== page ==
The same holds in the case of forex trading. A USD account holder can put down as much as $1,000 to sell $100,000 USD for EUR. The leverage L is equal to 100 in this case. This means that a change of 1% against the position of the trade will result in a loss equal to the margin posted. **It is a common misconception that forex is necessarily highly leverage trading.** Again, the correct way to put it is that forex trading **can** involve high leverage. There is no requirement that a trader gets involved in high leverage when trading forex. Actually, a trader can have USD 100,000 in cash and exchange then for EUR. In this case, L =1 and a 1% move in favor of the trader’s position will result in a +1% gain in the account. If the trader has only $1,000, then L = 100, then a 1% favorable move will result in 100% gain. Note though that in both cases, the amount gained is the same and equal to $1,000. It is only the percent return on invested equity that differs. **Thus, traders use leverage to get higher return on equity in exchange for higher risk of ruin.**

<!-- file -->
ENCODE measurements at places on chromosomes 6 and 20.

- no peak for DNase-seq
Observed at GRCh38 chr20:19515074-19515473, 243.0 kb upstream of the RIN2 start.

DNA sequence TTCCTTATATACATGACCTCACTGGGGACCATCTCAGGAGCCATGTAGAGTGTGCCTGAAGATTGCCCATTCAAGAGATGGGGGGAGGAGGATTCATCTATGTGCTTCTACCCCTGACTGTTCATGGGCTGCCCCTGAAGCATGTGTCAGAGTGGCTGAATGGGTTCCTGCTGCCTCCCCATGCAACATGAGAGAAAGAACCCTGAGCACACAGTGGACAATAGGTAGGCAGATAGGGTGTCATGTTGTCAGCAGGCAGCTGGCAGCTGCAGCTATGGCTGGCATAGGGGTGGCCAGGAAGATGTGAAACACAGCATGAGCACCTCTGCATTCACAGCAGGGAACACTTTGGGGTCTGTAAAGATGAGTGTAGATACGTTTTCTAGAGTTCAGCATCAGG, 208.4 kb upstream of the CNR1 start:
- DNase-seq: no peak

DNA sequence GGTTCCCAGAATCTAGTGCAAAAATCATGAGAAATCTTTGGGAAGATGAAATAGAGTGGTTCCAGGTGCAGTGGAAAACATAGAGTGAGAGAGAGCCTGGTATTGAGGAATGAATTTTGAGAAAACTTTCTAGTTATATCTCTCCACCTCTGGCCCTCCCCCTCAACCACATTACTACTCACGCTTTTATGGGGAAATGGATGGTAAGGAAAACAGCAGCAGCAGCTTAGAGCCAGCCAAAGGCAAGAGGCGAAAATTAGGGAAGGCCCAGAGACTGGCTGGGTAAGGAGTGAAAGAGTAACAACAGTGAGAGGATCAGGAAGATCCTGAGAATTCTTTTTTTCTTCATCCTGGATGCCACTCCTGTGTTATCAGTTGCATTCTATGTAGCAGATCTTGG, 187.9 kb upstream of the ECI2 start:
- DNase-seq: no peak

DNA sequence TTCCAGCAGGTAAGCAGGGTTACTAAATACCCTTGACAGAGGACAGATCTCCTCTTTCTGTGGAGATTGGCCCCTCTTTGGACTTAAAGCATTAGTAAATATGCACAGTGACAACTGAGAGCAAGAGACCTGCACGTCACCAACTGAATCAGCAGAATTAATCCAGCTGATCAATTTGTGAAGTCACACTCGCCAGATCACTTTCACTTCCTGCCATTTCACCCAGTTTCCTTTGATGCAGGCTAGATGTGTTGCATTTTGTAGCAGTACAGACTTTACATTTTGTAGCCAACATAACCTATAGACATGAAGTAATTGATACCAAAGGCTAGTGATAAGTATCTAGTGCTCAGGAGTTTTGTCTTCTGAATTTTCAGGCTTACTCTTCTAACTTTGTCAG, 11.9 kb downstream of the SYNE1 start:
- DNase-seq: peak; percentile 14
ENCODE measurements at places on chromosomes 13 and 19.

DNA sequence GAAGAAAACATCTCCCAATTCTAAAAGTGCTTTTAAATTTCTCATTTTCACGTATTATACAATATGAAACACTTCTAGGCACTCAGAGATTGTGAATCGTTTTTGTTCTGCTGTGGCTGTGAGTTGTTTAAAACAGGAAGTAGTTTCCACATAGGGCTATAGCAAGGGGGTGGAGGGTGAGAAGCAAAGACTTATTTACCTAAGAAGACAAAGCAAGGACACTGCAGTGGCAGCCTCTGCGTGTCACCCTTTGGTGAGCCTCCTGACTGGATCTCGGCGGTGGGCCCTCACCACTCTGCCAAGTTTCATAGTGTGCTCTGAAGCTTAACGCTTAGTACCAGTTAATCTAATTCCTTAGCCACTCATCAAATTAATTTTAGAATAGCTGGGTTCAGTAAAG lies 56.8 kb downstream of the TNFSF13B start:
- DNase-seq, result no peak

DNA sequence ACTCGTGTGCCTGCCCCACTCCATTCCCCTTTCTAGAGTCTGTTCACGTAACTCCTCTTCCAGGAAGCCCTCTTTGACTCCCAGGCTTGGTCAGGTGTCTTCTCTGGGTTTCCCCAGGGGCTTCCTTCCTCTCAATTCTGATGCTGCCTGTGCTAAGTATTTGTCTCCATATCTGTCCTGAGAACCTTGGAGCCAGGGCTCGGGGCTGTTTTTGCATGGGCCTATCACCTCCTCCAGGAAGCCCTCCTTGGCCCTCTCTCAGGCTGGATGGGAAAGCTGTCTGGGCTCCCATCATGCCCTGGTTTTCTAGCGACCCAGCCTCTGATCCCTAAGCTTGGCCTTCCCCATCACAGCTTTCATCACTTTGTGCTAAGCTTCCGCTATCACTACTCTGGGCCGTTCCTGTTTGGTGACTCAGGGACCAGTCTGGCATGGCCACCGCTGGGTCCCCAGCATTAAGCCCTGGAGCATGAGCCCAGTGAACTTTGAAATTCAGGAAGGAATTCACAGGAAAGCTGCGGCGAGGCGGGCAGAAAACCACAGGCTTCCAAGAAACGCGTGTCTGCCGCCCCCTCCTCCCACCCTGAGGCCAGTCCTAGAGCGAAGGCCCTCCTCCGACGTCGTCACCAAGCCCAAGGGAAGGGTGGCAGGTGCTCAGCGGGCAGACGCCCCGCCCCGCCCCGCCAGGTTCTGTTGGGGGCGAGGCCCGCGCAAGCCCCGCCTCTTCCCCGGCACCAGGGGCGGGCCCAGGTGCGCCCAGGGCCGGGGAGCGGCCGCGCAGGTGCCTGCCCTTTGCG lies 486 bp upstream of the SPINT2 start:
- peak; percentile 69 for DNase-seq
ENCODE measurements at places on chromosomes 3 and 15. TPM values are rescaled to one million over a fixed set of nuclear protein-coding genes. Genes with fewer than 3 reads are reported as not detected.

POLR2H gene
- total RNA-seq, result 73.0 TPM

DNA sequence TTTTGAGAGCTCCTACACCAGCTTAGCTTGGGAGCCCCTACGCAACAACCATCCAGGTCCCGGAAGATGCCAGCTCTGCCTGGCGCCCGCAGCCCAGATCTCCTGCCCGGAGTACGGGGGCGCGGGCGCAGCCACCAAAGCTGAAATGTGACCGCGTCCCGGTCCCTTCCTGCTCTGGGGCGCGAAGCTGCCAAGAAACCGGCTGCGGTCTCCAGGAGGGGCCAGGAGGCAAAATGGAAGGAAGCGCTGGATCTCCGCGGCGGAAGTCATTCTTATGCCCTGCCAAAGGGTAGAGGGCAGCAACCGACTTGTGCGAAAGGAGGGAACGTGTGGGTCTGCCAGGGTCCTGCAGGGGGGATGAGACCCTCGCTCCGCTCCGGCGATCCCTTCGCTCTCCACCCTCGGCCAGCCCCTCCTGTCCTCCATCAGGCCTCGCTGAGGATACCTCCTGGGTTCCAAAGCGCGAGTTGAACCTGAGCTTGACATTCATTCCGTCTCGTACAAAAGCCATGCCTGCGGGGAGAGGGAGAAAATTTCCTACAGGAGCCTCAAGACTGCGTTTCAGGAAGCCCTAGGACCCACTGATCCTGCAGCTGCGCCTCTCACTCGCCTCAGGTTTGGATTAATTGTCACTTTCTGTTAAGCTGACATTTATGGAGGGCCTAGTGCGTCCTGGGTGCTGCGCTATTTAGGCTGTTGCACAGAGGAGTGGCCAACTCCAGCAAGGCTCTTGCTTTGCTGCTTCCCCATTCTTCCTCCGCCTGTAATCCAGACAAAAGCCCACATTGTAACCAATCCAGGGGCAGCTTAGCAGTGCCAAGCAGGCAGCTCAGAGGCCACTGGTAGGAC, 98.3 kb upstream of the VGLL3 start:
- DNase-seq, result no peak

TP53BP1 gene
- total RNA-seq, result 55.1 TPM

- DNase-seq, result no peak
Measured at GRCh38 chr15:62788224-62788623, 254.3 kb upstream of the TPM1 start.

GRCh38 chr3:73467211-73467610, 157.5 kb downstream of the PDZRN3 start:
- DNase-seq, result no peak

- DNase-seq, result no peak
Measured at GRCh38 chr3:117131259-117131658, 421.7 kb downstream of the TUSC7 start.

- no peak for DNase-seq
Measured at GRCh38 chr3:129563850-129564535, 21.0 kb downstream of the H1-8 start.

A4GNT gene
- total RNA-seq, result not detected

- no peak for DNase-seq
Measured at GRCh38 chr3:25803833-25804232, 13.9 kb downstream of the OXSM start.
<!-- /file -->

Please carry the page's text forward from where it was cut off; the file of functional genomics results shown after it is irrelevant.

The important thing to realize is that futures and forex markets offer high leverage but leverage is **symmetric **with respect to profits and losses. It amplifies gains as much as it amplifies losses. **However, these markets do not require that any transaction involves leverage.** Although this sounds trivial to experienced traders, it turns out that many people who are not familiar with the subject do not understand this simple fact.

**Account capitalization determination**